Whistle-blowers are the lifeblood of Corruption Watch. Our work is driven by the reports we receive from whistle-blowers, and the information they provide assists us in developing targeted campaigns, submissions on pertinent legislative amendments or to relevant panels of inquiry, policy documents, investigations, and more.
Around the world, whistle-blowers are protected to a greater or lesser degree by existing legislation. In South Africa, the laws exist but their implantation is erratic, at best – and an analysis by the Helen Suzman Foundation (HSF) has found that they do not, in fact, match up to international standards in all respects.
Our new two-part mini-series is based on the HSF findings and recommendations regarding domestic whistle-blower protective legislation. Part one interrogates the legislation and part two looks at conclusions and recommendations that would address the gaps.
The fact that our laws are not up to international scratch should be a concern for all, because the fight against corruption relies heavily on the courage of whistle-blowers to expose it in the first place, and when these brave souls experience victimisation, intimidation or worse for doing a good deed, others are hesitant to come forward.
This is even more significant when we realise that the whistle-blower is often the only factor standing between exposure of the culprit and the crime, and the culprit walking off with the spoils.
“Often, it is a role not of their choosing,” says HSF. “Their position and circumstances thrust it upon them.”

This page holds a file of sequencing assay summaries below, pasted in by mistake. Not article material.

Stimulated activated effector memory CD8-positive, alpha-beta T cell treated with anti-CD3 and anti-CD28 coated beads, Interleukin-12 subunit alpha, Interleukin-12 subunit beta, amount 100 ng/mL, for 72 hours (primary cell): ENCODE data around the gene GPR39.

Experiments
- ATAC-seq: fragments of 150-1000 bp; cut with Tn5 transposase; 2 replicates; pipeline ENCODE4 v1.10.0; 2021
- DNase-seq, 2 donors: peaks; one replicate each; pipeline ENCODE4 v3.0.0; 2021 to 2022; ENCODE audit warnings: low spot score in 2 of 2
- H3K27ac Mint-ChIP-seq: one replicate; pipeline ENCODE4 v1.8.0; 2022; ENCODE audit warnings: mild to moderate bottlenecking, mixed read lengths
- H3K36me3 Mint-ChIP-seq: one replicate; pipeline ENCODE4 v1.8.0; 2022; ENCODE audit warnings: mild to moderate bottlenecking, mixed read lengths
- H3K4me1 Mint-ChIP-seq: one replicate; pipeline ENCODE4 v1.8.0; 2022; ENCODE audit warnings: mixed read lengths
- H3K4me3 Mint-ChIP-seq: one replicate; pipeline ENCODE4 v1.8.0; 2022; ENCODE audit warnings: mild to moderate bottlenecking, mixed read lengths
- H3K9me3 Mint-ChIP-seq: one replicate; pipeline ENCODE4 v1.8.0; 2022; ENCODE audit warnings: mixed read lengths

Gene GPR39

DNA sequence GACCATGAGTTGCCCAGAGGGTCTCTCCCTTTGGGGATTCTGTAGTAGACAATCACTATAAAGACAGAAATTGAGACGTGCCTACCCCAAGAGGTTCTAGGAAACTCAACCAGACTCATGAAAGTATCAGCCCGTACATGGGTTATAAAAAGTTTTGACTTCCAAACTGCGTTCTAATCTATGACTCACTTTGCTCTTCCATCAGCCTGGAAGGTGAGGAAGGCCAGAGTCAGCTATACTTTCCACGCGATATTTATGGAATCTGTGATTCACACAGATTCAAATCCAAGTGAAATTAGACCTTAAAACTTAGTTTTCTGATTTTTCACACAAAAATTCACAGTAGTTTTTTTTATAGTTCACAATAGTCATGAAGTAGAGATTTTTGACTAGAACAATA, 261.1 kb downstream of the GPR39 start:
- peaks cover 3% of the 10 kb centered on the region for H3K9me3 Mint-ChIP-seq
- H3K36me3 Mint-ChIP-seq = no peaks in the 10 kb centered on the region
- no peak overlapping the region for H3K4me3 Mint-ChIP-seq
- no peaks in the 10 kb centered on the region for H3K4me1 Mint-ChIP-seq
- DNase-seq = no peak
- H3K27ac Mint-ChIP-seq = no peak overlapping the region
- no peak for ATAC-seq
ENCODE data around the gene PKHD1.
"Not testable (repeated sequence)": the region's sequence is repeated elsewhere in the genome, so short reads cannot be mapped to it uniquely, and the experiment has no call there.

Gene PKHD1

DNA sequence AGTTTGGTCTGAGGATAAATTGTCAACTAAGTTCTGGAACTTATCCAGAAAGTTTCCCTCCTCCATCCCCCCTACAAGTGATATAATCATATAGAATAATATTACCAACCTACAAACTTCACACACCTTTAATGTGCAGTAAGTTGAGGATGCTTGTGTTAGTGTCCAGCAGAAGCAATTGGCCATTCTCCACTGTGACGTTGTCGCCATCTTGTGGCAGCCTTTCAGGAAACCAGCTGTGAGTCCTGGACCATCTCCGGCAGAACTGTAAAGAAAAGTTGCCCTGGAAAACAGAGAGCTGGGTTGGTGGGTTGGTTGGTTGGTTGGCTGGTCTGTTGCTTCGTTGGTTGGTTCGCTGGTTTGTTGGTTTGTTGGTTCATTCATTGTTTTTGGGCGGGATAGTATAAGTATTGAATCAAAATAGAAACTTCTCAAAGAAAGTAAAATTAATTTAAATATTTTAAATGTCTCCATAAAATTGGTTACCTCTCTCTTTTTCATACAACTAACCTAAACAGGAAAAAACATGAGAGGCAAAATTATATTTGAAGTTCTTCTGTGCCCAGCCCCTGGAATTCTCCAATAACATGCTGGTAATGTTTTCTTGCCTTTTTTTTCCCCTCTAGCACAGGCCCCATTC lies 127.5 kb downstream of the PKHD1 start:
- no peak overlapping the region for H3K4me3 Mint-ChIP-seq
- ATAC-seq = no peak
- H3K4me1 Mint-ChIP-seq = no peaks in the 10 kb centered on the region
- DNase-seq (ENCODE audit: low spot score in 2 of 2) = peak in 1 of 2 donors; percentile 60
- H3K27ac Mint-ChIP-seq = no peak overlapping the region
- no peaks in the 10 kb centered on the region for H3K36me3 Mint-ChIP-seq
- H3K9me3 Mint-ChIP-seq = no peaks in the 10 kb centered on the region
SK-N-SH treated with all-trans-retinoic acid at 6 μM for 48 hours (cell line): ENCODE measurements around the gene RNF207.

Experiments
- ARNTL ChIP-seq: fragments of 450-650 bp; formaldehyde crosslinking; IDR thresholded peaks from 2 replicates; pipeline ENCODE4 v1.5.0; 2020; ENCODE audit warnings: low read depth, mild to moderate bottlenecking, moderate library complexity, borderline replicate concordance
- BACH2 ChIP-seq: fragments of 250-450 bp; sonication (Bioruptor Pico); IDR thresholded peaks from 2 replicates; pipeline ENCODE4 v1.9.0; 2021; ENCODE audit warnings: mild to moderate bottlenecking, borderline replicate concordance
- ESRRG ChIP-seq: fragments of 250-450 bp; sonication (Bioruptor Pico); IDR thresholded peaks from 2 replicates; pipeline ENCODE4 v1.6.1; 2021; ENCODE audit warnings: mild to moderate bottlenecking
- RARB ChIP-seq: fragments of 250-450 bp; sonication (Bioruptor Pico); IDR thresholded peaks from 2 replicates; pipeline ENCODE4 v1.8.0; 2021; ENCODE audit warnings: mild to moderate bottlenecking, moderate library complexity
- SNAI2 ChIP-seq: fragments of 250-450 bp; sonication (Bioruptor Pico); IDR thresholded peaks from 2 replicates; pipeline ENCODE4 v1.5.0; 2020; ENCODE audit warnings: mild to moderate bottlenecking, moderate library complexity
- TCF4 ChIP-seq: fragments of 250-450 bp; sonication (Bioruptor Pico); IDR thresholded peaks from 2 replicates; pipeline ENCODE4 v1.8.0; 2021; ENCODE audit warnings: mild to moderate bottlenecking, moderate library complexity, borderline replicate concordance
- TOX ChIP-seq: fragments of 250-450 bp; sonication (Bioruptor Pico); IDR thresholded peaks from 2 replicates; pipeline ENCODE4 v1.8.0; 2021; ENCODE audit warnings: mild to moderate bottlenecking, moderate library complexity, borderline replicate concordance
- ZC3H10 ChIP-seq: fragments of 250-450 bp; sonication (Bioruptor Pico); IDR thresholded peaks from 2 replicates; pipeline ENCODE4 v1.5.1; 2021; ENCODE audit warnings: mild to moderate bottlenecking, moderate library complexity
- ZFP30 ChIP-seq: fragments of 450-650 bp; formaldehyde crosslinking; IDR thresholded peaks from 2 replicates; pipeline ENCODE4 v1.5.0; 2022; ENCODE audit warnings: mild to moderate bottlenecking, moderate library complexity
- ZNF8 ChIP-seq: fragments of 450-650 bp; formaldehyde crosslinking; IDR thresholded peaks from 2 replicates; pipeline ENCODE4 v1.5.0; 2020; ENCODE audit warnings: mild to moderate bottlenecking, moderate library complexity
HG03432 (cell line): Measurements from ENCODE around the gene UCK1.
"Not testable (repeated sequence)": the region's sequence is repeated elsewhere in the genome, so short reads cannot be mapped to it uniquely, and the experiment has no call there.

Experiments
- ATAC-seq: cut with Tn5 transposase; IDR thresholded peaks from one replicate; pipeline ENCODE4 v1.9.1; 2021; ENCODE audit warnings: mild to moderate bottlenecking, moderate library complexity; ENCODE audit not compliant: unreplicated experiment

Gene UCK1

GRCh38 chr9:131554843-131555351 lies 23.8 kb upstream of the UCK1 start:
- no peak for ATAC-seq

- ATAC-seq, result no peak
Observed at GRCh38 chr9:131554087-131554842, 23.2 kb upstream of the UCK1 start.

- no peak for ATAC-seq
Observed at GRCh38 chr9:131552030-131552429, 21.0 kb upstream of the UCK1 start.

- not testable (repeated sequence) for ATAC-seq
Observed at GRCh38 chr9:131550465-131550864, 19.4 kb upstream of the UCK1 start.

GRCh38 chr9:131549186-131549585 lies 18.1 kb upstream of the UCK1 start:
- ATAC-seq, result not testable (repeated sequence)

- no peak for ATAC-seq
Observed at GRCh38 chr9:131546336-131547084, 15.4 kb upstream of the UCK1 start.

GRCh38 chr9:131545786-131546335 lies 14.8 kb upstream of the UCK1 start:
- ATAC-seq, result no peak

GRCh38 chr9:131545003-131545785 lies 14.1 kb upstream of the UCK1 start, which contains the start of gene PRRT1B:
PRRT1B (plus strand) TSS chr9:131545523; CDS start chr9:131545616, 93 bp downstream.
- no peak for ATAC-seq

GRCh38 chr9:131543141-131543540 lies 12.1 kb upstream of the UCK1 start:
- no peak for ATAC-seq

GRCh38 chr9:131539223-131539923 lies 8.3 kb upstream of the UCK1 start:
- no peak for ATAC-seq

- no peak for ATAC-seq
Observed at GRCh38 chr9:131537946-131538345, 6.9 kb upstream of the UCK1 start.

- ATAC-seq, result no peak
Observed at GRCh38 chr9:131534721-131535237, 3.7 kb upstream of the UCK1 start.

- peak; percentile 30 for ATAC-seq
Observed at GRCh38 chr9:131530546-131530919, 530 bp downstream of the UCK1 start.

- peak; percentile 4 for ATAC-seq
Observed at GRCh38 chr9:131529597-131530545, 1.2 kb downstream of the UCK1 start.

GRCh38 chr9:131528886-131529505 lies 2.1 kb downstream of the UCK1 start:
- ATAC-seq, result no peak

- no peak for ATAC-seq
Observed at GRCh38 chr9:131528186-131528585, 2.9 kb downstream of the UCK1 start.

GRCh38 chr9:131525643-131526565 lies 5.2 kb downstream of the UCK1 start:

Furthermore, the only reward the whistle-blower is likely to receive is harassment victimisation, threats, and worse. In some cases the safety of their families is threatened too. This is hardly an incentive for a whistle-blower to step forward.
It is clear, says HSF, that protection for whistle-blowers must be strong and accessible, “with broad application to counter the significant disincentives and empower the lone voice to speak up”.
The international standard
In 2016, Transparency International (TI) published a document setting out best practice guidelines for whistle-blowing legislation. The TI guidelines follow from the 2013 publication of International Principles for Whistle-blower Legislation, and they give content to each of the principles by providing good practice examples of existing legislation from various jurisdictions, including Norway, New Zealand, Jamaica, Ghana, South Korea, Malta, and the US.
TI notes that no whistle-blowing laws are fully aligned with its international principles – but any country that commits to eradicating corruption would do well to aim to achieve these standards.
Generally, the TI guidelines recommend broad definitions and wide protections, with minimal burden on whistle-blowers. Factors that might deter whistle-blowers from making disclosures – such as “good faith” requirements or insufficient confidentiality protections – should be avoided. This is to provide the greatest amount of encouragement to whistle-blowers to report wrongdoing.
South African legislation
South African whistle-blowers are primarily protected by the Protected Disclosures Act(PDA) – however, the PDA only applies to employees. The law was amended in 2017 for the first time in 17 years, and amendments to the PDA include:
- Extending protection to non-permanent employees and workers;
- Providing civil and criminal protection;
- Increasing legal obligations on employers to keep whistle-blowers informed; and
- Extending the bodies to which people can make protected disclosures.
Other legislation is relevant to whistle-blower protection, such as provisions in the Companies Act, Prevention and Combating of Corrupt Activities Act, the National Environmental Management Act, Protection from Harassment Act, Witness Protection Act, and the Promotion of Access to Information Act.
These provisions have limitations, however, and for the most part, whistle-blowers are likely to rely on the PDA when seeking protection. However, HSF notes, despite the expanded protections in the PDA following from the 2017 amendment, the PDA still falls short of the standard set in international guidelines in a number of crucial ways.
PDA vs TI guidelines